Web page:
Fieldrunners can get really addicting, especially for hardcore fans of this genre. Don't be surprised to find time go by really fast while you play, all the while you're being challenged by swarms of enemies. Whether you think you're the best or just a beginner at the game, you can select multiple difficulty settings to tailor your experience to your style. Clearing all 100 rounds in a level can take longer than 30 minutes, and sometimes you just don't have that kind of time. Thankfully, you can stop the game at any time, save your progress, and come back later. This is an excellent feature as it makes the game feel more of a pick-up-and-play experience.
At the start, only the Grasslands level is available, but if you make it to Round 50, you'll unlock the ability to play on a new map. Going through all rounds is pretty lengthy, but just when you start to feel a bit tired, you'll unlock the Fast Forward option upon reaching Round 75. This speeds up gameplay, perfect for those times when you're feeling confident in your setup and just want to pick up the pace. If you manage to clear Classic Mode entirely, you'll unlock two new modes for the map you cleared it on: Endless and Extended Mode. Endless mode is exactly how it sounds, where you play until you lose all your lives. In Extended mode, you'll get to use two new towers to fend off evil for another 100 rounds.
If the game sounds lengthy to you, that's because it is. And yet, it's something you can always come back to even after you complete the game. There's a lot more strategy involved here than there is in other games of this genre. The ability to construct your own pathways (see: maze) to form a solid defense is a feeling unlike any other TD game I've ever played before. As a result, the game is different every time you play and that's not something a lot of games can boast. Plus, high-scores offer much in the form of replayability. Although you may not be able to compare your scores online, people like myself who are big on replay value will definitely see a lot of value in trying to best your times, or those of a friend.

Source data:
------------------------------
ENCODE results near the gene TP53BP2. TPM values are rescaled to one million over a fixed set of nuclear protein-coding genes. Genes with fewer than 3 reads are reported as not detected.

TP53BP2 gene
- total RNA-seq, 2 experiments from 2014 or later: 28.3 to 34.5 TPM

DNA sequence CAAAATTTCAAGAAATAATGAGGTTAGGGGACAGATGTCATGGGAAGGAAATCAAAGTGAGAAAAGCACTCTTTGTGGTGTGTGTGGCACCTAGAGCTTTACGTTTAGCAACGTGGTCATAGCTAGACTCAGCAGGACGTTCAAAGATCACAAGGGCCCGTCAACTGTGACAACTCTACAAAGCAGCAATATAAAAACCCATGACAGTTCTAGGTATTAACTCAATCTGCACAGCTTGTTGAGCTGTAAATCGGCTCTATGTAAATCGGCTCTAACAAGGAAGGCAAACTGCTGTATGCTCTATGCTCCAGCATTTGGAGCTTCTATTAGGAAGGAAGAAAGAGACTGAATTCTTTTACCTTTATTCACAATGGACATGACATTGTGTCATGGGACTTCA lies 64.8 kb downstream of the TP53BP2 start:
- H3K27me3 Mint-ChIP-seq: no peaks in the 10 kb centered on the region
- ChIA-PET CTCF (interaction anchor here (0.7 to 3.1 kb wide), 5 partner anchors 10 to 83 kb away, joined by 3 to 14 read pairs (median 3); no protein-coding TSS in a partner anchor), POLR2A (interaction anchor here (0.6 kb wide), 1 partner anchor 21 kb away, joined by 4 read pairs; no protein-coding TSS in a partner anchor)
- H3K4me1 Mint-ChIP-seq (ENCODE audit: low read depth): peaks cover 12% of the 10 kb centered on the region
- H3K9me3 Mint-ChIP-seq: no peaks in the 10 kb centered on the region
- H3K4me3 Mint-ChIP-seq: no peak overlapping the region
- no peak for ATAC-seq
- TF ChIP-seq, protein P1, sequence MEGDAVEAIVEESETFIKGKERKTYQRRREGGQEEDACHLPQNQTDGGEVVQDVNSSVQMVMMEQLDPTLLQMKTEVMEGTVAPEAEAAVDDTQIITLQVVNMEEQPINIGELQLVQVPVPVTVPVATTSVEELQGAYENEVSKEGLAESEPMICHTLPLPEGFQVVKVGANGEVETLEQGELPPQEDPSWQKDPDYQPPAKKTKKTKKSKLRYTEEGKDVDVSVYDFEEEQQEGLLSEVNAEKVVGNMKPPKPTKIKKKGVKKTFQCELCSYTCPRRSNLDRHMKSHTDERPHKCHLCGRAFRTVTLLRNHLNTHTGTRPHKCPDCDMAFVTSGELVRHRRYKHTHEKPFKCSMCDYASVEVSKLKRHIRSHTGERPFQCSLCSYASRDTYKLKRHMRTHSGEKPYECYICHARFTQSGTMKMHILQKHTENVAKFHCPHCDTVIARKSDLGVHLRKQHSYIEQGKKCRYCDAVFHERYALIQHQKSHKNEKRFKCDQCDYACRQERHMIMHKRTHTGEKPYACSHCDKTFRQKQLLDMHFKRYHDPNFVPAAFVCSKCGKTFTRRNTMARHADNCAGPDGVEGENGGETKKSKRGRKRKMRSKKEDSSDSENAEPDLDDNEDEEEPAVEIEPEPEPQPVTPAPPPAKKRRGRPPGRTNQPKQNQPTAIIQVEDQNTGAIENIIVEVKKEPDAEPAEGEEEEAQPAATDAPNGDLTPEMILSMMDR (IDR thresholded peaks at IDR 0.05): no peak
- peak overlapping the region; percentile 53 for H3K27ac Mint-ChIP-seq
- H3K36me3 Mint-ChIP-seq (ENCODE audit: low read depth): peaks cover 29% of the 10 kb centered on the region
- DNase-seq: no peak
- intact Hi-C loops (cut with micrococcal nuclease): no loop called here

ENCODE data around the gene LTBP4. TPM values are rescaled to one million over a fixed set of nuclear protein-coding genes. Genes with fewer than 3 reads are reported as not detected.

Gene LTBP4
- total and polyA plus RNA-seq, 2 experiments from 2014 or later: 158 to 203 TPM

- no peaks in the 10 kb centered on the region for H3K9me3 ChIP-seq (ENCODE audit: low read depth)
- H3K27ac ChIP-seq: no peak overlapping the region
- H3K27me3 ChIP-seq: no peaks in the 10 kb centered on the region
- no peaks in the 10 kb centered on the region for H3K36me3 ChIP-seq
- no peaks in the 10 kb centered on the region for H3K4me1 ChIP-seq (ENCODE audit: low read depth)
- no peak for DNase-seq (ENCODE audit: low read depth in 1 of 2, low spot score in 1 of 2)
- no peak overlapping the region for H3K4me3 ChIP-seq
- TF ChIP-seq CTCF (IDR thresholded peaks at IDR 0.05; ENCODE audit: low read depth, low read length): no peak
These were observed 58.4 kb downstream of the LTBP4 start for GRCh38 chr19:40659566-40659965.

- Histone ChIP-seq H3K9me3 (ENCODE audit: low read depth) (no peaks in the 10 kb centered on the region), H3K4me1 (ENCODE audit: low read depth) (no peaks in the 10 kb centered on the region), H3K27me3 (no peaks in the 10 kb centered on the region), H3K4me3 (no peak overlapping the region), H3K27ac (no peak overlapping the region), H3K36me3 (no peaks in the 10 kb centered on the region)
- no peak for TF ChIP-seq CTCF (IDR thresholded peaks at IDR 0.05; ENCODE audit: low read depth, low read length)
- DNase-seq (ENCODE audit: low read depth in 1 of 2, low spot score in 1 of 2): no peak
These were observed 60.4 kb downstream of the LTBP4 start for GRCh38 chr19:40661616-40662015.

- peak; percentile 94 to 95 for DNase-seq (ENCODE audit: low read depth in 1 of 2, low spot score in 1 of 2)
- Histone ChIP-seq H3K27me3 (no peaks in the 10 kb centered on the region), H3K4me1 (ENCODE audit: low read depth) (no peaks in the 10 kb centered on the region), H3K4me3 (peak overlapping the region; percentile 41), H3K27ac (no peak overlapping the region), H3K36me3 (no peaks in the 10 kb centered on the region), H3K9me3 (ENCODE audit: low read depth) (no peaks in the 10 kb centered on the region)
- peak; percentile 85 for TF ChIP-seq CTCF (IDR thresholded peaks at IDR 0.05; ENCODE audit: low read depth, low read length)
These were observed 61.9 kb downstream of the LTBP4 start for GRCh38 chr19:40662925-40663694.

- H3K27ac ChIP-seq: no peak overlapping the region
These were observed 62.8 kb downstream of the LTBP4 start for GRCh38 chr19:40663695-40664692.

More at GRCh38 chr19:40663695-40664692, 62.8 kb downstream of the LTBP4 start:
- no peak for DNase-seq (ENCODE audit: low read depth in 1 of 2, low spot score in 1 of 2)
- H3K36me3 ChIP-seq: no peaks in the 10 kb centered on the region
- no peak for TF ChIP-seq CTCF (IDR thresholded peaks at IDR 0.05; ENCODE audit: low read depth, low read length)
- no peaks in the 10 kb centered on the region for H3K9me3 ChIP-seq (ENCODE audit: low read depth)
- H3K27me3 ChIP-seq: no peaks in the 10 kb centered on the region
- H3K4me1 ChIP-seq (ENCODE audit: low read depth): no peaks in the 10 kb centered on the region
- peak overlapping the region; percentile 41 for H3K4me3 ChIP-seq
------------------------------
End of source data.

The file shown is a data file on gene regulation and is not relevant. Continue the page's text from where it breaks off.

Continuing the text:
Fieldrunners is the perfect DSiWare game to satisfy hardcore TD fans. This is a platform that's well-suited to games like this and Fieldrunners is a great example of the kind of experiences that can be enjoyed through this venue. It does away with linear direction and structure in lieu of something that allows players more freedom and opportunities for strategy and experimentation. The addicting and unique gameplay makes this one of the best tower defense games I've played in recent memory, putting it right up there with games like Swords & Soldiers, Crystal Defenders, and Starship Defense.
27/30 - Excellent
Gameplay 9/10 - Fantastic approach towards strategy, allows players a great deal of freedom, can take a different approach each time you play
Presentation 8/10 - Setup is quite user-friendly, some areas look a bit rough, nice layout, distinguishable character models and menu icons
Enjoyment 4/5 - Challenging and very balanced, rarely experience moments of frustration, classic tower defense, might be a bit too lengthy for some
Extra Content 5/5 - A few maps to play through, compare stats with other save files, multiple modes to unlock, high-scores offer great replay value
Equivalent to a score of 90% (percentage score is approximate and based solely on the previously stated rating)